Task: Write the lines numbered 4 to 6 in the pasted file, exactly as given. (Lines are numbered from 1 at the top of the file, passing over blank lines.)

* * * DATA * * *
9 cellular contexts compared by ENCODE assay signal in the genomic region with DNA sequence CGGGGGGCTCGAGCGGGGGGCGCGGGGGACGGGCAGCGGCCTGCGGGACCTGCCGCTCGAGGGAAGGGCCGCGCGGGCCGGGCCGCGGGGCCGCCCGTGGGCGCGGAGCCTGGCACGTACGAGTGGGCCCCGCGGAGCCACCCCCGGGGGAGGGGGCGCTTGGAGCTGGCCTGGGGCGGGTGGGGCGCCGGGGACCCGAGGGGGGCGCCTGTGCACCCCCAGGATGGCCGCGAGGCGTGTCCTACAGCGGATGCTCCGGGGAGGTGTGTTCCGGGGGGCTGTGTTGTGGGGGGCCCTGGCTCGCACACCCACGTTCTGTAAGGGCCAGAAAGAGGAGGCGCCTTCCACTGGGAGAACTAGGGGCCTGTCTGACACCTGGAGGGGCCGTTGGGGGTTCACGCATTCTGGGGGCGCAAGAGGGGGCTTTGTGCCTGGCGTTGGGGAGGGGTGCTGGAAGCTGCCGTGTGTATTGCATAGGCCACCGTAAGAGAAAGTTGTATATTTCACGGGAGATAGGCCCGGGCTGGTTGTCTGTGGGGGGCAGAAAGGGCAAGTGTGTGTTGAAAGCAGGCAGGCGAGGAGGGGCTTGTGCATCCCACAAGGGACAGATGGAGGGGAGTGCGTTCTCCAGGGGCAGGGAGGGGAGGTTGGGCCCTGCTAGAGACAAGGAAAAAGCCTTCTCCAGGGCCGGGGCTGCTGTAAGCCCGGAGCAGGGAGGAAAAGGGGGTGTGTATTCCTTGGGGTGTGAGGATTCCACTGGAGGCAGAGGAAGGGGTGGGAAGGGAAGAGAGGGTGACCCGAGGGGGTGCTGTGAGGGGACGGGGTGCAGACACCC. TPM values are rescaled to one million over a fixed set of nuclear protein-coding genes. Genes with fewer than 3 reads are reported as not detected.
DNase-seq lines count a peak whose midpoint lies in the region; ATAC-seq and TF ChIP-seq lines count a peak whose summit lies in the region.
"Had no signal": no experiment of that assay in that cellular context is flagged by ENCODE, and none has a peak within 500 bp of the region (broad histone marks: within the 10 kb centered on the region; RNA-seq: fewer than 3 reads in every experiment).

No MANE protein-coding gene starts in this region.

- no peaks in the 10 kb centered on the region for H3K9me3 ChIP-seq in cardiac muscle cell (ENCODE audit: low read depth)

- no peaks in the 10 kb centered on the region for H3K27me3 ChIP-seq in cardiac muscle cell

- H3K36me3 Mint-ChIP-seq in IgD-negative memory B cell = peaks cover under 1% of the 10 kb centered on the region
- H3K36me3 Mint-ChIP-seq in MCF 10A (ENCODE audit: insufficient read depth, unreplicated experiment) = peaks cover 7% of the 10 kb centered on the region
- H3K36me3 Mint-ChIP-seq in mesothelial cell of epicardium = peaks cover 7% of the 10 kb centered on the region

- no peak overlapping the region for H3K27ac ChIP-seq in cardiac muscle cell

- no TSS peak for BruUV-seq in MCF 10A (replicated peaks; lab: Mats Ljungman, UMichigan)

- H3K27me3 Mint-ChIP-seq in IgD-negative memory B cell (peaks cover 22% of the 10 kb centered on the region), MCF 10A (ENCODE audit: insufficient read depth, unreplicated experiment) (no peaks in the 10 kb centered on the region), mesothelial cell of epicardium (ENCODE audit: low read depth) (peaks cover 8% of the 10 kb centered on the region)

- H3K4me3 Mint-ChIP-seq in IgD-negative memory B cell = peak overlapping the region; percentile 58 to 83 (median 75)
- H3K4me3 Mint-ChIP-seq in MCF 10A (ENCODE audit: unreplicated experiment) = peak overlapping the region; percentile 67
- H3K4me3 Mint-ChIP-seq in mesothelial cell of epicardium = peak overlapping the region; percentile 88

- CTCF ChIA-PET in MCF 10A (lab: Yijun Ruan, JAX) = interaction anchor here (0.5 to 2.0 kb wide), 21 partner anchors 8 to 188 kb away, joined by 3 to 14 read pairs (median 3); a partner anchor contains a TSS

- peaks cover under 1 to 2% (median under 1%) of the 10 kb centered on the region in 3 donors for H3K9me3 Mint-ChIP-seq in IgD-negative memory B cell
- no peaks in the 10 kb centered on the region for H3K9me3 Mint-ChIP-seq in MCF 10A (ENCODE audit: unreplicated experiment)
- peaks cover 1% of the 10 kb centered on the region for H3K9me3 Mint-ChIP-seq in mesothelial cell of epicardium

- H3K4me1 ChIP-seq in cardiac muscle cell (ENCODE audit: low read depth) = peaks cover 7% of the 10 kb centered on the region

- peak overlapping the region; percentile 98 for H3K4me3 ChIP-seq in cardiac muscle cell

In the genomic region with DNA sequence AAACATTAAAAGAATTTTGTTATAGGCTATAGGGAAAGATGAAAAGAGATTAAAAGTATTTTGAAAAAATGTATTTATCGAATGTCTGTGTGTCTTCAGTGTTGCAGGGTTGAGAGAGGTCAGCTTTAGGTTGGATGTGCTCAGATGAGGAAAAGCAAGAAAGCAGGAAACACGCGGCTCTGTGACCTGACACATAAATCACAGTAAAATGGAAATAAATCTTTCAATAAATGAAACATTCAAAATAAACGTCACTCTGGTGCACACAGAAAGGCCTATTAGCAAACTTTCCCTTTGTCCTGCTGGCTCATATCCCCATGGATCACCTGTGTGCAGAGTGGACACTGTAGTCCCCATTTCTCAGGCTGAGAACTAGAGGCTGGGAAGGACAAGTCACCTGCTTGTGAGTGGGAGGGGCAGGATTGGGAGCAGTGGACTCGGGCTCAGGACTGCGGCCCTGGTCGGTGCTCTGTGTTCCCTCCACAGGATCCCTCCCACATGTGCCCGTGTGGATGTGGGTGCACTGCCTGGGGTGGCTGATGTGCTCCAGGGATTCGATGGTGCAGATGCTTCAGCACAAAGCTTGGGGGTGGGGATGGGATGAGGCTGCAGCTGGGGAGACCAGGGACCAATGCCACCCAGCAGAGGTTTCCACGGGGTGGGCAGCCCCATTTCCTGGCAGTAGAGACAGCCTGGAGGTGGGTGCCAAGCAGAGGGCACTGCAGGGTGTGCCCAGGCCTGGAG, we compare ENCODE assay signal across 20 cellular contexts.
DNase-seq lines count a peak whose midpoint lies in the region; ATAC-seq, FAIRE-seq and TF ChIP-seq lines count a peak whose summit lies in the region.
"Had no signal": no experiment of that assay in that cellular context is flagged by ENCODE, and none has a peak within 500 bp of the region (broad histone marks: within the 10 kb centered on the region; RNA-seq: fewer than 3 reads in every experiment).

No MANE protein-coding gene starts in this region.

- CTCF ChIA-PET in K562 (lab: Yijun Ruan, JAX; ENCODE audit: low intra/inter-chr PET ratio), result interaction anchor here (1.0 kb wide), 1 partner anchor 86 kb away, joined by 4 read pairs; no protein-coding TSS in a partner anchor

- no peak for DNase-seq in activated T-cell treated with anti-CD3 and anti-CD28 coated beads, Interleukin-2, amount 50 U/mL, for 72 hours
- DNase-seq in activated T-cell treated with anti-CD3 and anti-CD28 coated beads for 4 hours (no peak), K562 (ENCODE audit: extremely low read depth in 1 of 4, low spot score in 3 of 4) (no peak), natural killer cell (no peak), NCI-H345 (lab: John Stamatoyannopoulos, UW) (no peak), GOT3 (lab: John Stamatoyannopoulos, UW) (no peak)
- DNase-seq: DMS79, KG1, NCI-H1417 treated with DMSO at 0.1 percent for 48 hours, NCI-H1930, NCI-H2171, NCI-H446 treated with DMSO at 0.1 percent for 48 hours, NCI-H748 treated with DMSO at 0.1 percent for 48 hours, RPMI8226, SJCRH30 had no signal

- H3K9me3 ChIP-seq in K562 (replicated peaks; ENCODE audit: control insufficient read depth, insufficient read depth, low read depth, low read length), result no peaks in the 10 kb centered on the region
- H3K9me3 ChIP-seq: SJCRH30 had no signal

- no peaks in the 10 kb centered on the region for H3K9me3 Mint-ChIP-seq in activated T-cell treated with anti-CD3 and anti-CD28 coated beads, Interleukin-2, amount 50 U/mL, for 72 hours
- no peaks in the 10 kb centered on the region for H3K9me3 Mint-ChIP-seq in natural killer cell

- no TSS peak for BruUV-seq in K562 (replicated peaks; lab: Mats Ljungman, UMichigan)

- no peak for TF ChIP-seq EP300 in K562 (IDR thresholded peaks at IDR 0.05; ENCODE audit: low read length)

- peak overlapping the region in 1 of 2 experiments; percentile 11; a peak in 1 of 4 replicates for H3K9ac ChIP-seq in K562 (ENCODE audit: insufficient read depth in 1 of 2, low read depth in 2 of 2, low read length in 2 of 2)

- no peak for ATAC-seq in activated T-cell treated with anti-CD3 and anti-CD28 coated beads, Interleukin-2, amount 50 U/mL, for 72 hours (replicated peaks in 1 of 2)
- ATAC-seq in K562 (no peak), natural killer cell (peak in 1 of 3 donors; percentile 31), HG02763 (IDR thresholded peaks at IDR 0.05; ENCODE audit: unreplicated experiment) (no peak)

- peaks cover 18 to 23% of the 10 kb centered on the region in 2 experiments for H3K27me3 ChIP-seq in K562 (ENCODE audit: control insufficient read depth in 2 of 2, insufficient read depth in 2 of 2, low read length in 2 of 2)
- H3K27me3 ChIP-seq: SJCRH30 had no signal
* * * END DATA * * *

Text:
No MANE protein-coding gene starts in this region.

- no peaks in the 10 kb centered on the region for H3K9me3 ChIP-seq in cardiac muscle cell (ENCODE audit: low read depth)

- no peaks in the 10 kb centered on the region for H3K27me3 ChIP-seq in cardiac muscle cell